By Tanja Rai email@example.com
Tanja Rai is qualified as a physiotherapist in Germany. She has specialised in orthopaedic rehabilitation and sports injuries and has been living and practicing in the Algarve for over eight years.
Unfortunately most people will recognise the following situation…You bend over to pick up a shopping bag, a plank of wood, or simply your shoe. As you extend your back you suddenly find yourself ‘stuck’, unable to straighten up and a stabbing pain shoots through your lower back. Any movement is difficult, both extension and full flexing and a simple task such as tying your shoelaces has become impossible. So what brought this on?
‘Doing your back in’ can be very painful and is medically graded to judge its severity. The grading ranges from a muscle spasm, where pain is usually restricted to the affected area, to a herniated disc, which usually has more nerve symptoms. Usually the pain is caused in an area where increased mobility is found and a blockage of the vertebrae may lead to a pinched nerve or a muscle spasm. It is your body’s reaction to protect or warn you that something has gone wrong inside. This in turn can cause pain, pins and needles, decreased mobility, tingling and even a burning sensation.
The best immediate relief when your back is refusing to move properly and the pain is too much to take is to lie flat on your back with your legs in a 90 degree bend in your hips and knees. In addition, apply heat to your back, with a hot water bottle or something similar, for 20-30 minutes to let your muscles relax and allow decompression of the spine. If your symptoms persist for more than five days or if you are suffering from severe nerve symptoms (such as pins and needles or tingling) you need to see a doctor to get a referral to a physiotherapist or you should visit a private physiotherapist.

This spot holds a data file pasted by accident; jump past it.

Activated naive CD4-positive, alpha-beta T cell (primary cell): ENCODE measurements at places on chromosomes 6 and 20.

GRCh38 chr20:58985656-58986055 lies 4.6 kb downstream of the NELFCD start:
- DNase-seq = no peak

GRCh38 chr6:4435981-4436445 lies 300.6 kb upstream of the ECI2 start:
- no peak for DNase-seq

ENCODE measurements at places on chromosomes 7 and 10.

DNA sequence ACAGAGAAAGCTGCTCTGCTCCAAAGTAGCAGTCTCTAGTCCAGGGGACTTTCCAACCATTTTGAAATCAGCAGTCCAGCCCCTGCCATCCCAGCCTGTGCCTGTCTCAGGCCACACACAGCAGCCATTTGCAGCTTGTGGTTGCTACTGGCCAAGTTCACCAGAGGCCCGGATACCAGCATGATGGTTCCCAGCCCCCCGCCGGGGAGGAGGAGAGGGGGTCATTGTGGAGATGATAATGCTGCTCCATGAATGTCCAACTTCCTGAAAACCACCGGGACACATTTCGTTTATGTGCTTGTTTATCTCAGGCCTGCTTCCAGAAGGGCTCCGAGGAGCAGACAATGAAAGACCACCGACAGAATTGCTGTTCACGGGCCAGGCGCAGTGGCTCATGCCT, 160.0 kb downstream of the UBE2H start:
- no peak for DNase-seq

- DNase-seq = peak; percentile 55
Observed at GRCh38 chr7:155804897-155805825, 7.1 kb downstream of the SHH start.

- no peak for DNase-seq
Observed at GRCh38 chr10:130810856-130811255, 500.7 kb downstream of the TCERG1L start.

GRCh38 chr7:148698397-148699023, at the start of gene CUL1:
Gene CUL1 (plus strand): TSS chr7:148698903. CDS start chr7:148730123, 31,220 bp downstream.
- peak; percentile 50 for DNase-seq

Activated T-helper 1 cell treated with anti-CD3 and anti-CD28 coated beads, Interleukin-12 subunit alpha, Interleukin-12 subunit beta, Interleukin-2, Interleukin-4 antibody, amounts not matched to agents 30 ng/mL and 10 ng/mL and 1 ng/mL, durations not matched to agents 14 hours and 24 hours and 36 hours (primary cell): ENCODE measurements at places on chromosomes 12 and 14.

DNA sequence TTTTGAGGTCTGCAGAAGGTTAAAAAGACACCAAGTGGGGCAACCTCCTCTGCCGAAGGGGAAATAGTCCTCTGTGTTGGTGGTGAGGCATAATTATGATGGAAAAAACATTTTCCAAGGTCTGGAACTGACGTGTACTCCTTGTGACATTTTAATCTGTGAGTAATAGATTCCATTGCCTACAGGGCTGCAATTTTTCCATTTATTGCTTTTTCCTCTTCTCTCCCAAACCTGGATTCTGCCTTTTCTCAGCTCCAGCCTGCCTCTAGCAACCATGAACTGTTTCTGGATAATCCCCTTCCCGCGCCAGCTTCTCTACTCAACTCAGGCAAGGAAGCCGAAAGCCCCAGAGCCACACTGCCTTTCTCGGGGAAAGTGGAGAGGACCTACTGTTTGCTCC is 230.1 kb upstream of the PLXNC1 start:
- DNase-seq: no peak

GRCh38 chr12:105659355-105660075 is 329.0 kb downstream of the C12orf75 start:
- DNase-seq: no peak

Your physiotherapist will test the affected area and try to find out where the problem originated. He/she will try to correct and unblock joints and attempt to relax the muscle spasm to improve your mobility and decrease the pain. Often your muscles will seize up to protect the affected area. In order to achieve long term improvement, you will be given exercises to do at home, to improve and increase mobility and therefore correct the underlying cause of the problem. Remember: the location of the pain is not necessarily the location of the problem! Your physiotherapist will also give you advice on how to change your behaviour in sports and daily life activities to avoid reoccurrences. Great improvement can be achieved through small changes in your life, which in turn will hopefully avoid the painful experience of ‘doing your back in.’
Any questions regarding this topic can be emailed to firstname.lastname@example.org